• Y y : Latin letter Y, sharing its roots with F
      • V v : Latin letter V, also sharing its roots with F
      • U u : Latin letter U, which is descended from V
      • W w : Latin letter W, also descended from V

Ligatures and abbreviations[edit]

Computing codes[edit]

Character F f
Unicode name LATIN CAPITAL LETTER F     LATIN SMALL LETTER F
Encodings decimal hex decimal hex
Unicode 70 U+0046 102 U+0066
UTF-8 70 46 102 66
Numeric character reference F F f f
EBCDIC family 198 C6 134 86
ASCII 1 70 46 102 66
1 Also for encodings based on ASCII, including the DOS, Windows, ISO-8859 and Macintosh families of encodings.

Other representations[edit]

NATO phonetic Morse code
Foxtrot ··–·
ICS Foxtrot.svg Semaphore Foxtrot.svg Sign language F.svg ⠋
Signal flag Flag semaphore American manual alphabet (ASL fingerspelling) Braille
dots-124

Footnotes[edit]

Notes[edit]

References[edit]

  1. ^ Spelled eff as a verb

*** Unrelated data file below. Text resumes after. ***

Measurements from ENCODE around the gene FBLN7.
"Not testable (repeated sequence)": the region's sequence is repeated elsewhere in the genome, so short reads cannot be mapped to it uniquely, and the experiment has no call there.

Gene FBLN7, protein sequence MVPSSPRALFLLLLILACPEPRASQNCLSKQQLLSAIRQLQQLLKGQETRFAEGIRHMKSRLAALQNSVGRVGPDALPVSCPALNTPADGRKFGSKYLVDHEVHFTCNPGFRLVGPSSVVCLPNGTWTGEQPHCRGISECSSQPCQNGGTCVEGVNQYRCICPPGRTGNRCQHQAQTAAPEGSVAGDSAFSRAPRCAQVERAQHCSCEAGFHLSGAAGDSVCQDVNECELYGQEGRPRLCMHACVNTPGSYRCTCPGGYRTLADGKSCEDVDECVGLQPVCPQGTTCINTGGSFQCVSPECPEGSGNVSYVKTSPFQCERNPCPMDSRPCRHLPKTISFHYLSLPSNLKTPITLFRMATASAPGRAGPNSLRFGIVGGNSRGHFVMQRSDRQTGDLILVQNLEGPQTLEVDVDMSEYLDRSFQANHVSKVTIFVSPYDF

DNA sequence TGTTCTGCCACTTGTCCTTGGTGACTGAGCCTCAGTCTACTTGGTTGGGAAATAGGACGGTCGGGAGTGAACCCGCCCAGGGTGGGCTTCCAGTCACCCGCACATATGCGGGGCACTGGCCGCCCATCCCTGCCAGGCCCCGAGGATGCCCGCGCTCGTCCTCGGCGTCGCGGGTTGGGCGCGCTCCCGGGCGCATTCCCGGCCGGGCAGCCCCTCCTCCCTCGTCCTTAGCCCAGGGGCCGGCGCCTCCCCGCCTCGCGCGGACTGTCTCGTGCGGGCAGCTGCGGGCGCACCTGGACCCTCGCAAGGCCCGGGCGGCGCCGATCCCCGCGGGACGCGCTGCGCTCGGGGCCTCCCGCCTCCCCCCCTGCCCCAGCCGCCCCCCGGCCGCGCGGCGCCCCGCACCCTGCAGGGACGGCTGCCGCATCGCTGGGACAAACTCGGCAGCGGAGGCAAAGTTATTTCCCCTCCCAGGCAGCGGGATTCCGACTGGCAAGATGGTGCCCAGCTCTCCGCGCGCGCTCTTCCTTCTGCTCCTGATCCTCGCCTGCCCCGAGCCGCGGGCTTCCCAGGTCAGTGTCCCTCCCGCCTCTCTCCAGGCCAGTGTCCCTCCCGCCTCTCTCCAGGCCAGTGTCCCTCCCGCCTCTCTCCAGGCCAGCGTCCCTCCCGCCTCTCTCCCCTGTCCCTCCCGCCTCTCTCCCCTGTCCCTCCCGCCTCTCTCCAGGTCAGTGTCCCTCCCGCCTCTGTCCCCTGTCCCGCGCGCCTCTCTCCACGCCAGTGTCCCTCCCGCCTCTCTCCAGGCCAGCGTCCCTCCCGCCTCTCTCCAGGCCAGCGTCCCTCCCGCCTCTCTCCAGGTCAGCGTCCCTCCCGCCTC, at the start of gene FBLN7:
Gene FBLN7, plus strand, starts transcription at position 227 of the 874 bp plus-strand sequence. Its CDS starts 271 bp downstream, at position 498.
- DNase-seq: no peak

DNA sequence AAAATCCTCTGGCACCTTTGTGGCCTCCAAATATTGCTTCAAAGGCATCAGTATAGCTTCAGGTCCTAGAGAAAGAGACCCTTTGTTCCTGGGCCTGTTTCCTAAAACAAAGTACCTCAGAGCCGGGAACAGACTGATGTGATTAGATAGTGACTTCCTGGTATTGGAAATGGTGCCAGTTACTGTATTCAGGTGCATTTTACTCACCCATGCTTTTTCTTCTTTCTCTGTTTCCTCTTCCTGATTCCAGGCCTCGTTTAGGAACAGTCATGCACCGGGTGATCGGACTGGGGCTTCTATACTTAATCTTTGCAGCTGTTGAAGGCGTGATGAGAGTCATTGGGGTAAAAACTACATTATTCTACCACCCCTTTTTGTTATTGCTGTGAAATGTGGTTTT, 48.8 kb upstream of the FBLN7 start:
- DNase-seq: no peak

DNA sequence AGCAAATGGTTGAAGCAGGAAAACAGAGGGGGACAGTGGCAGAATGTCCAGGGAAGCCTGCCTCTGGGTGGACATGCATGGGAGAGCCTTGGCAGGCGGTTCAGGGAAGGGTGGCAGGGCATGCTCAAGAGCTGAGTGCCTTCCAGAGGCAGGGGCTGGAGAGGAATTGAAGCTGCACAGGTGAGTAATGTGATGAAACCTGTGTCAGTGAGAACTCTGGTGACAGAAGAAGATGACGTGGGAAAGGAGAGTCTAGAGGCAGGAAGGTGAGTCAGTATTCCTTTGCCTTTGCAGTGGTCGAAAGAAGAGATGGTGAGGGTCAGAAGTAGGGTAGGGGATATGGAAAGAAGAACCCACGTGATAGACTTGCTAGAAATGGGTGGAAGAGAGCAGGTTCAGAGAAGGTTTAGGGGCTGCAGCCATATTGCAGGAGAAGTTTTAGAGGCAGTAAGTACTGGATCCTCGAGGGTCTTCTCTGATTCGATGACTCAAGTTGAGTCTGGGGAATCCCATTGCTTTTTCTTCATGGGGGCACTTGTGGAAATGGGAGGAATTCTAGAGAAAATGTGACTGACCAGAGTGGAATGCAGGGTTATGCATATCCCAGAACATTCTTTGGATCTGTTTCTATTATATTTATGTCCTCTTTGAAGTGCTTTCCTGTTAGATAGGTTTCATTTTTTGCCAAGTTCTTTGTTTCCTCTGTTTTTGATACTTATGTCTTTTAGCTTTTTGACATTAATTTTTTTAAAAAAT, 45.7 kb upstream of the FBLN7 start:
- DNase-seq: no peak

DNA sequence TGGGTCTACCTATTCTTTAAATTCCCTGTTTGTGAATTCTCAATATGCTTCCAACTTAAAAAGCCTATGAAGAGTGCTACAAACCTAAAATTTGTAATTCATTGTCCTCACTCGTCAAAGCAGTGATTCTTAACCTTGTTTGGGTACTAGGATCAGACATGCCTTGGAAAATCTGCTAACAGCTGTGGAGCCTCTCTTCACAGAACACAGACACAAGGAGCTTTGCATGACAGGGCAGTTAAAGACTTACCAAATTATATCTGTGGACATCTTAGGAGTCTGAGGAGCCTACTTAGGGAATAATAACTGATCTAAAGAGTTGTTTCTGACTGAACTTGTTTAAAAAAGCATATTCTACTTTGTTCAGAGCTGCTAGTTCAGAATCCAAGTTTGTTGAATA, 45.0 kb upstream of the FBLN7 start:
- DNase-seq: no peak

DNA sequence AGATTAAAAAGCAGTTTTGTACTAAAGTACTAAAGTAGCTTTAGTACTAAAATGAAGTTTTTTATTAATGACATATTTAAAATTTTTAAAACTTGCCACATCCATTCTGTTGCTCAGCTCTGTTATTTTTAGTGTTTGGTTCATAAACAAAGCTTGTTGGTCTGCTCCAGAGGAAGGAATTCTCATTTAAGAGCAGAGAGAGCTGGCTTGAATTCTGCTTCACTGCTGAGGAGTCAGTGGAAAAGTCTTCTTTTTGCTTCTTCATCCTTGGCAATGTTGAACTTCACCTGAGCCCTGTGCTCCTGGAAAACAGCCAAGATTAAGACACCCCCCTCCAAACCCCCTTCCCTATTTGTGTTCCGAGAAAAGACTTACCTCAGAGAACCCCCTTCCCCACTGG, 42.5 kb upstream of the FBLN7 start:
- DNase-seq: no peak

2. ^ "F", Oxford English Dictionary, 2nd edition (1989); "ef", "eff", "bee" (under "bee eff"), op. cit.
  3. ^ a b Constable, Peter (2004-04-19). "L2/04-132 Proposal to add additional phonetic characters to the UCS" (PDF). 
  4. ^ Constable, Peter (2003-09-30). "L2/03-174R2: Proposal to Encode Phonetic Symbols with Middle Tilde in the UCS" (PDF). 
  5. ^ a b Everson, Michael; Dicklberger, Alois; Pentzlin, Karl; Wandl-Vogt, Eveline (2011-06-02). "L2/11-202: Revised proposal to encode "Teuthonista" phonetic characters in the UCS" (PDF). 
  6. ^ Everson, Michael; Baker, Peter; Emiliano, António; Grammel, Florian; Haugen, Odd Einar; Luft, Diana; Pedro, Susana; Schumacher, Gerd; Stötzner, Andreas (2006-01-30). "L2/06-027: Proposal to add Medievalist characters to the UCS" (PDF). 
  7. ^ Everson, Michael (2006-08-06). "L2/06-266: Proposal to add Latin letters and a Greek symbol to the UCS" (PDF). 
  8. ^ Perry, David J. (2006-08-01). "L2/06-269: Proposal to Add Additional Ancient Roman Characters to UCS" (PDF). 
  9. ^ Everson, Michael (2005-08-12). "L2/05-193R2: Proposal to add Claudian Latin letters to the UCS" (PDF). 

External links[edit]

  • Media related to F at Wikimedia Commons
  • The dictionary definition of F at Wiktionary
  • The dictionary definition of f at Wiktionary